Then, given the fact that the data spanned several years, and that a line chart looked (sort of) like a river (and *cough* the Library sits on the bank of a river) I started thinking about the amazing maps drawn of the Mississippi by cartographer Harold Fisk, and how it changed over time (see below), as well as LIDAR scans which used lasers to show a similar thing. These in turn got me thinking about using the metaphor of a map to search and explore the virtual ‘landscape’ of the data.
Obviously, given the size of the dataset - there were almost 7 million unique searches from the beginning of 2012 (when tracking with Google Analytics began) up until the beginning of 2021 - choices had to be made about what to show, what to prioritise, what to label etc. But this too is like a map, which are, by necessity, an oversimplification of what they are trying to represent. But their benefit is that they can provide a more accessible overview of some of the key features of an area at a glance, in this case the searches made by people using the library catalogue over time. Plus, my hope was that by using a map motif, it would encourage people to explore.
As is so often the case, there were a whole bunch of ideas and approaches that didn’t end up in the final thing, and for a while there, learning absolutely nothing from Google's failure, I was actually toying with there being a (crude) predictive component to this. There was also a part where the user could draw a line on the screen, and they’d get back the words and phrases that best matched the pattern of that line. Plus a section that would attempt to determine the words and phrases most typical, or more likely to occur, in particular periods of time rather than others using TF-IDF (Term Frequency - Inverse Document Frequency). And a whole section looking purely at punctuation (see below), and a section comparing what words and phrases people were using to search Google vs what words and phrases people were using to search the State Library catalogue, as well as a section looking at the different parts of speech used in searches: nouns, verbs, adjectives etc. But at some point, in order to end up with something that vaguely works as a cohesive whole, choices needed to made about what ultimately to include (plus, er, some of the things above were proving rather time consuming, and I needed to set aside a chunk of time to learn how to set up and query a database, as I’d never done that before, and given the amount of data, I clearly needed one for this project…).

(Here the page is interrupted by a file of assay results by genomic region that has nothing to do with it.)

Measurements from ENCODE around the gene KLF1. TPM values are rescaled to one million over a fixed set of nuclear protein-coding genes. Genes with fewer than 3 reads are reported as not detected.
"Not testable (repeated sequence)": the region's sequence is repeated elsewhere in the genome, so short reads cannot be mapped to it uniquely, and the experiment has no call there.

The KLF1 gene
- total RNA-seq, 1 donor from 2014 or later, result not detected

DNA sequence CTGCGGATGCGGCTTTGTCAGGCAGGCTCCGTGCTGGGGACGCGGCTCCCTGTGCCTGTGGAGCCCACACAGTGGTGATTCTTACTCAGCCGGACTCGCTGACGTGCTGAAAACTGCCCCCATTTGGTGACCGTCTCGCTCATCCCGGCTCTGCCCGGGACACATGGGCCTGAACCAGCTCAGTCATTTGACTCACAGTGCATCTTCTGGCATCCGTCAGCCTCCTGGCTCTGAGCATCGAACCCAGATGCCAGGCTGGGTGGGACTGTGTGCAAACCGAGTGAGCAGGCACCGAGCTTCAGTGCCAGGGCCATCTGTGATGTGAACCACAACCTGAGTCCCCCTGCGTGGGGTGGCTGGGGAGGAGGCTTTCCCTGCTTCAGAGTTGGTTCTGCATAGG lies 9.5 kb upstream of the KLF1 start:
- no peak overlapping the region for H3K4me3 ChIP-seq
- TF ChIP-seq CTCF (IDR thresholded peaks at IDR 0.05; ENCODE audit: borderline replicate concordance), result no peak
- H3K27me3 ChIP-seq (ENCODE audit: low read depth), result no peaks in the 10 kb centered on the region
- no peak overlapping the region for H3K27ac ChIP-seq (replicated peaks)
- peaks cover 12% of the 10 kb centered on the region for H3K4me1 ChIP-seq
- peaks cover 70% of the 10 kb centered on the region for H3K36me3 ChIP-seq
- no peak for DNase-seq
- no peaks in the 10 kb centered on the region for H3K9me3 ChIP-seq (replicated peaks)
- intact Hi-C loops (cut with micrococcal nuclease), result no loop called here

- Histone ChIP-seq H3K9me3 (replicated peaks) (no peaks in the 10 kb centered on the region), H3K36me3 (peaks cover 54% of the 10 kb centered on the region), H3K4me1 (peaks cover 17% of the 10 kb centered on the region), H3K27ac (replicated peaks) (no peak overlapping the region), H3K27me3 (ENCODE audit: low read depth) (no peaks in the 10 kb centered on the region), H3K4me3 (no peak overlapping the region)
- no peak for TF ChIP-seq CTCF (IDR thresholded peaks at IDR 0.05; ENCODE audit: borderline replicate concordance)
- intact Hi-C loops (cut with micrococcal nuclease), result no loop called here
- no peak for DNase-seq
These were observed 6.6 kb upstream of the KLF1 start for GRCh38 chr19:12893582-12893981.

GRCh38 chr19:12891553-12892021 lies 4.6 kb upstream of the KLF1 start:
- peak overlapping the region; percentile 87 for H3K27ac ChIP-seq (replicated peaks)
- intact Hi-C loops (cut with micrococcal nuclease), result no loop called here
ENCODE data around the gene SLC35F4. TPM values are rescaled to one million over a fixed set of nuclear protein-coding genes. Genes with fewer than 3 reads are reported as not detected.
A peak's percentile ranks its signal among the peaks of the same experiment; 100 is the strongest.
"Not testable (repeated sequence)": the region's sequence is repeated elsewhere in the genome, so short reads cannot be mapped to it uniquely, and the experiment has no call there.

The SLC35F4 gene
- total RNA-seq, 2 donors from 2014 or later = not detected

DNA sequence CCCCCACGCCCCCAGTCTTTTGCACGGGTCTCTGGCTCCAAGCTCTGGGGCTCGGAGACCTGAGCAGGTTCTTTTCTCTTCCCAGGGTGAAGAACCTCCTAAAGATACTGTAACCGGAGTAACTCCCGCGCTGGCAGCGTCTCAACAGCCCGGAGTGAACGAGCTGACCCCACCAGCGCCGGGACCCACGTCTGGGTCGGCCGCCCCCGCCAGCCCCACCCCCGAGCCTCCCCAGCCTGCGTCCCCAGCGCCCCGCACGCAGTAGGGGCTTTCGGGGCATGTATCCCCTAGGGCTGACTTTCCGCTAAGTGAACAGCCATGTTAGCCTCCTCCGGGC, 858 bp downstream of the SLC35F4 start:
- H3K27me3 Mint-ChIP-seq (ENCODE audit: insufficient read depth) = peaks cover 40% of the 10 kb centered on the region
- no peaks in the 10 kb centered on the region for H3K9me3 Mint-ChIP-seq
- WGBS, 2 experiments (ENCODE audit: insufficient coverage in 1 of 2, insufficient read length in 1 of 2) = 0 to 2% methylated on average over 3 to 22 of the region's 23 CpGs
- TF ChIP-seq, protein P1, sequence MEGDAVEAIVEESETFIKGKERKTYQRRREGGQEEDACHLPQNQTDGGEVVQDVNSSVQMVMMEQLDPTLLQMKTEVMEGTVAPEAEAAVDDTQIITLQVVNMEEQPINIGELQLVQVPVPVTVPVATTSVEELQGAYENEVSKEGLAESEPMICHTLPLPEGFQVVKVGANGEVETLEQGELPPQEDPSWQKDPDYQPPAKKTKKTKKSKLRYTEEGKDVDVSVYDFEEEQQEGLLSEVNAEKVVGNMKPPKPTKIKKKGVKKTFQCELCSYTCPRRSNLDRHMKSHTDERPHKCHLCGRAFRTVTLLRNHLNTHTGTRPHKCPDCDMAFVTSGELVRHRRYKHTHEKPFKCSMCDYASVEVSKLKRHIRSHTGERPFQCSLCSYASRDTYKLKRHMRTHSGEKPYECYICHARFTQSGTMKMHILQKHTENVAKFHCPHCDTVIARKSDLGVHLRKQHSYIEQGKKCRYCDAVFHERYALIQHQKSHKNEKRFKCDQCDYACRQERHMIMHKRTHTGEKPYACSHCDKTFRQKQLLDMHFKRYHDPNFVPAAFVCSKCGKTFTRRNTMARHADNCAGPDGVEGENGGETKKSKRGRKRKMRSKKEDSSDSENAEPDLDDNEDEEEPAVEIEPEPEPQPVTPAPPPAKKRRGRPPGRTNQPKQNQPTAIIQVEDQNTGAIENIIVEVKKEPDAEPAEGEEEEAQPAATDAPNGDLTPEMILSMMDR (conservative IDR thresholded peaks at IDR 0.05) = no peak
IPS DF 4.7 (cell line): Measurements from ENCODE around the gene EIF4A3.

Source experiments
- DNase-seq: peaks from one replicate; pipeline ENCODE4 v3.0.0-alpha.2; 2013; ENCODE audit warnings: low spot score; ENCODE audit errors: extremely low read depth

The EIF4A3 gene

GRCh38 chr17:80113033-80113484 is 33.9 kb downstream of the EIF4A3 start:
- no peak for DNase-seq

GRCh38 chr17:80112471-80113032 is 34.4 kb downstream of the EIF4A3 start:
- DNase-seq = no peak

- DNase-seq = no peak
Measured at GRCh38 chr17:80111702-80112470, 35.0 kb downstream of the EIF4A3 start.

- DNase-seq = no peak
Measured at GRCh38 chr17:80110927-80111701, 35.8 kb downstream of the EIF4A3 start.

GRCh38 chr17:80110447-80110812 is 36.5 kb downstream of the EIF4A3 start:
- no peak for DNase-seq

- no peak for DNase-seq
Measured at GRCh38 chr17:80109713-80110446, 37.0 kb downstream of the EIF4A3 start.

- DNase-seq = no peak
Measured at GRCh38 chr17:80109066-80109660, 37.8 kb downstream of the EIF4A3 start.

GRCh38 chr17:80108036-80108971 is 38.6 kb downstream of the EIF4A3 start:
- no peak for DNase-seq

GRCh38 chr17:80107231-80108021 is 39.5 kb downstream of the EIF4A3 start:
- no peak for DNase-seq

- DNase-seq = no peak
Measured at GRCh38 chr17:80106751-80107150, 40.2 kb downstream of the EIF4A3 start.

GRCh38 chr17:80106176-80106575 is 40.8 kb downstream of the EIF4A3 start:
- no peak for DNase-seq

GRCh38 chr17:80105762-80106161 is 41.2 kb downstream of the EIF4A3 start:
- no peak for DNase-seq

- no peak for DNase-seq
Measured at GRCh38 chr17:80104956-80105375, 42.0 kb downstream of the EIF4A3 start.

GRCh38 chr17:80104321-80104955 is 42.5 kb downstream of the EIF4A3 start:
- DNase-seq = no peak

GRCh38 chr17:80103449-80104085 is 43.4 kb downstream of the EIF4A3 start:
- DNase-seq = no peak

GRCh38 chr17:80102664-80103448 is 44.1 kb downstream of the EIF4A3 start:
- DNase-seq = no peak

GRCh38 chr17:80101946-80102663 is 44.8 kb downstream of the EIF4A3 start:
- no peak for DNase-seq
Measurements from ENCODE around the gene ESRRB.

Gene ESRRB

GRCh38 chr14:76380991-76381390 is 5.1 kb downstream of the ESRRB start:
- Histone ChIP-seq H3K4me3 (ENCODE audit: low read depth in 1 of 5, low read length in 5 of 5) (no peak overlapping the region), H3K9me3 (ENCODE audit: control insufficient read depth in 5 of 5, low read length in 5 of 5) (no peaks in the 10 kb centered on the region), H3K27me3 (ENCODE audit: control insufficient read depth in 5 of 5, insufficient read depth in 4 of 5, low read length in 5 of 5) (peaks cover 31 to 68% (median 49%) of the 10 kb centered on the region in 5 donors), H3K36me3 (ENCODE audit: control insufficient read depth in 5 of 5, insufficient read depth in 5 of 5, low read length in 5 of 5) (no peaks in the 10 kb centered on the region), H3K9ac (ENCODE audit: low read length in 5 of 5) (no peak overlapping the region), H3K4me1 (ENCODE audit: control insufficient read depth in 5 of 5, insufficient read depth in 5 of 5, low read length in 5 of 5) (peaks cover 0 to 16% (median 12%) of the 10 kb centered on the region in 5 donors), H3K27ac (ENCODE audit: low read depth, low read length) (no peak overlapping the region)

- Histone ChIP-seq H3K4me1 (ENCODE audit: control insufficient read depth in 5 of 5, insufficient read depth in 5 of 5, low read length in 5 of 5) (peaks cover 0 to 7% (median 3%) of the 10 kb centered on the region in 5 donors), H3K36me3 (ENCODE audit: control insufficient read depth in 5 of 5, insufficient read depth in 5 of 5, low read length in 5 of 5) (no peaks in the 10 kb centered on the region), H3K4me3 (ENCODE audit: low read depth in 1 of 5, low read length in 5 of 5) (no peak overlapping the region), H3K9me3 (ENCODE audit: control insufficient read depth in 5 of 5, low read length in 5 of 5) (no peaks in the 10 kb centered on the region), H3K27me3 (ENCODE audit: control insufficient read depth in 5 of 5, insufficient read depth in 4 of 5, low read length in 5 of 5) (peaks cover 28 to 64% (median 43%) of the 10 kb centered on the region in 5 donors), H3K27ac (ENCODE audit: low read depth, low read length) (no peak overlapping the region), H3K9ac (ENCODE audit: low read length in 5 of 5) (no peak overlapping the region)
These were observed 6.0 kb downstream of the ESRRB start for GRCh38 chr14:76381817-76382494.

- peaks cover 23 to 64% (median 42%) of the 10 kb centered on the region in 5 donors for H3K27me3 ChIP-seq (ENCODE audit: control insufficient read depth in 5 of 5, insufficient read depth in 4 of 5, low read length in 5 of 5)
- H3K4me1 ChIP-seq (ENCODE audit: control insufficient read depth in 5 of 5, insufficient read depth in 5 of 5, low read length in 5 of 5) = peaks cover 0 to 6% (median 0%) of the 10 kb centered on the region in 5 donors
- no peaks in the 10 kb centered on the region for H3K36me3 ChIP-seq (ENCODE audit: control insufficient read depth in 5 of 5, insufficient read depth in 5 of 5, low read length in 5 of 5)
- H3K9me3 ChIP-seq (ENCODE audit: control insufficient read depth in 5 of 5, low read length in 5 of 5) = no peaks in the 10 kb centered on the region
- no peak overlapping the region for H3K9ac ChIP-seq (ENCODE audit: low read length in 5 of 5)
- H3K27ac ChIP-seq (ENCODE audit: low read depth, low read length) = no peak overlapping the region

Anyway, the next post is on some of the coding and design choices about how best to display the data, especially the topographic contours.
* as a terrible speller and sloppy typist myself, I was interested to see what mistakes others made, and sure enough, the ones I made the most throughout this project - ‘seach’ and ‘libray’ - were in there (82 and 64 times respectively at last count)
** As an aside, I actually have a 20-year bet running with a mate, that I foolishly made in 2004, that by 2024 no one would use capital letters anymore. Now although I’ve accepted that I’ll lose the bet due to the timeframe, I still maintain that my rationale is sound, and that capital letters are becoming used less and less, and was thinking that maybe I could use the data over this period to test my theory, and see if the use of capital letters was decreasing (and I will pay my bet Soph!).